We’re working together to fight COVID-19—we can do the same for climate change

We’re working together to fight COVID-19—we can do the same for climate change

Thursday April 30, 2020

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If someone had asked you back in February how far your country and your community would go to protect its most vulnerable members, what would you have said? Few could have predicted just how strong we would be in the face of COVID-19.

Across the world, people are making great sacrifices to help protect those who are most at risk from this virus. Friends and families are staying apart, businesses are racing to produce ventilators, masks, and hand sanitizer, and countless health and service workers are putting themselves at risk to keep others healthy and well-supplied.

These extraordinary measures have been difficult. But we’re doing our best because we know what’s at stake—many of us have suffered terrible loss, and we all know how quickly the worst-case scenario could come to pass.

Governments, businesses, and individuals are now listening to public health experts and working together to fight COVID-19. When the crisis ends, we can’t forget this solidarity. Instead, we need to harness it and use it to ensure a low-carbon future.

Recovering from this pandemic will give us an opportunity to blaze a new path for our society. As Patricia Espinosa, UNFCCC Executive Secretary said,

“Covid-19 is the most urgent threat facing humanity today, but we cannot forget that climate change is the biggest threat facing humanity over the long term. Soon, economies will restart. This is a chance for nations to recover better, to include the most vulnerable in those plans, and a chance to shape the 21st century economy in ways that are clean, green, healthy, just, safe and more resilient.”

While protecting lives is still our top priority during this pandemic, economic stimulus has already begun. We must ensure that renewable energy and other climate-change prevention initiatives are at the heart of our efforts to restore jobs and lift the economy. This pandemic has shown us that we’re capable of mobilizing to protect one another—we can do the same to protect the global community from the climate crisis.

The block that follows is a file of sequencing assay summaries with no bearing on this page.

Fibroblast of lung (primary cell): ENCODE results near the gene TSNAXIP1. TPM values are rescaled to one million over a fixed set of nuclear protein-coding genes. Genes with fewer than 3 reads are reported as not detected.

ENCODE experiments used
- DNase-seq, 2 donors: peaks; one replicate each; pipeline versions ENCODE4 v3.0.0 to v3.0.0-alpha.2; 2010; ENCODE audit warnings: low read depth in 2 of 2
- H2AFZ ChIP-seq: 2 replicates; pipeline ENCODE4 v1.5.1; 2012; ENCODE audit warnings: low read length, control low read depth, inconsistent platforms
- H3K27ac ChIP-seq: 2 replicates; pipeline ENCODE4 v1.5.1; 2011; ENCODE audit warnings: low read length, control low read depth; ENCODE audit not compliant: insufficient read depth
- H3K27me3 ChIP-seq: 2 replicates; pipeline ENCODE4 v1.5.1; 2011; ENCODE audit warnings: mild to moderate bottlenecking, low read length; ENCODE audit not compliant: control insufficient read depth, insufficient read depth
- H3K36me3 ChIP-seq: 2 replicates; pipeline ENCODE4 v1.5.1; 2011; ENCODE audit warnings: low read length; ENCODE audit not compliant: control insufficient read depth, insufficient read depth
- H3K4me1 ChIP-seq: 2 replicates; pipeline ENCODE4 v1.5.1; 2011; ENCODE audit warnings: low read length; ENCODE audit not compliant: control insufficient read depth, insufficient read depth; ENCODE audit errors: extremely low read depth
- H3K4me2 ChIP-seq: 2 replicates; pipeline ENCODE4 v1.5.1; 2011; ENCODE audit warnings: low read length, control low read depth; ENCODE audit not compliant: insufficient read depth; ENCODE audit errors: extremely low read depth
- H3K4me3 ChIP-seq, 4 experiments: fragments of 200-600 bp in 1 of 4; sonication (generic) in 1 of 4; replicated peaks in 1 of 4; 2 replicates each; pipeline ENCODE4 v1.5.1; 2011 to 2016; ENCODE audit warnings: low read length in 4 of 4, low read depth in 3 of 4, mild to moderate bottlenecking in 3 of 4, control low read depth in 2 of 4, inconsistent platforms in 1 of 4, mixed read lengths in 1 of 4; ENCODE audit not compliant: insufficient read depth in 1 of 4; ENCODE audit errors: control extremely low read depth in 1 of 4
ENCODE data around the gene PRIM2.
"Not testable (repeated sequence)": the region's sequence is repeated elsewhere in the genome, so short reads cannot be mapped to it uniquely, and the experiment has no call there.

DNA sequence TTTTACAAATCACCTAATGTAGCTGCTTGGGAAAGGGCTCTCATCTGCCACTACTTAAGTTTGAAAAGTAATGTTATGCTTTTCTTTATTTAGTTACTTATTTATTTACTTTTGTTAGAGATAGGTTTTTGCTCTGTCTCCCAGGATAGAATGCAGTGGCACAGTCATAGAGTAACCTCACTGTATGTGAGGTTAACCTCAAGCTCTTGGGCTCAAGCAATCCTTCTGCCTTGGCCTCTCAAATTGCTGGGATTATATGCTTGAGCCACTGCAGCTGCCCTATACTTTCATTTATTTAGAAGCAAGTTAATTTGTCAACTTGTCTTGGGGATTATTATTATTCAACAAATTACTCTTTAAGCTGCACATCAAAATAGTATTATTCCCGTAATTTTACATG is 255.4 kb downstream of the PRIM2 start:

Wind and solar farms are relatively safe investments, and they surged after the 2008 recession. Now, as investors search for low-risk opportunities with stable yield, renewable energy projects are catching their eyes once again.

In fact, many markets are already seeing a higher proportion of renewable energy in their power supply because suppressed demand has reduced our dependence on fossil fuels. This is giving us important insights into how the grid of the future can and should work, so we need to pay attention.

And that’s not the only low-carbon preview we’ve seen over the past few weeks. Virtual conferences and working from home have greatly reduced the need for business travel and commuting, which is in turn lowering emissions and improving air quality. These videoconferencing tools aren’t new, but we had been sticking to the status quo rather than using them to their full potential. We have all the tools we need to flight climate change too—let this pandemic be the catalyst that makes us use them.

When things begin to return to normal, let’s avoid the mistake of thinking that “normal” is something worth returning to. If we ramp up our fossil fuel consumption to make up for lost time, we’ll soon be facing a crisis even more devastating than this one.

This pandemic has shown us what we’re capable of, and how important it is for us to work together for the common good. We’re seeing in real time how both individual sacrifices and sweeping actions by organizations and governments can save lives. We can’t forget that shrinking our carbon footprint, both individually and as businesses, is just as important to our collective survival.

See how members of the bullfrogpowered community are supporting families and frontline workers here.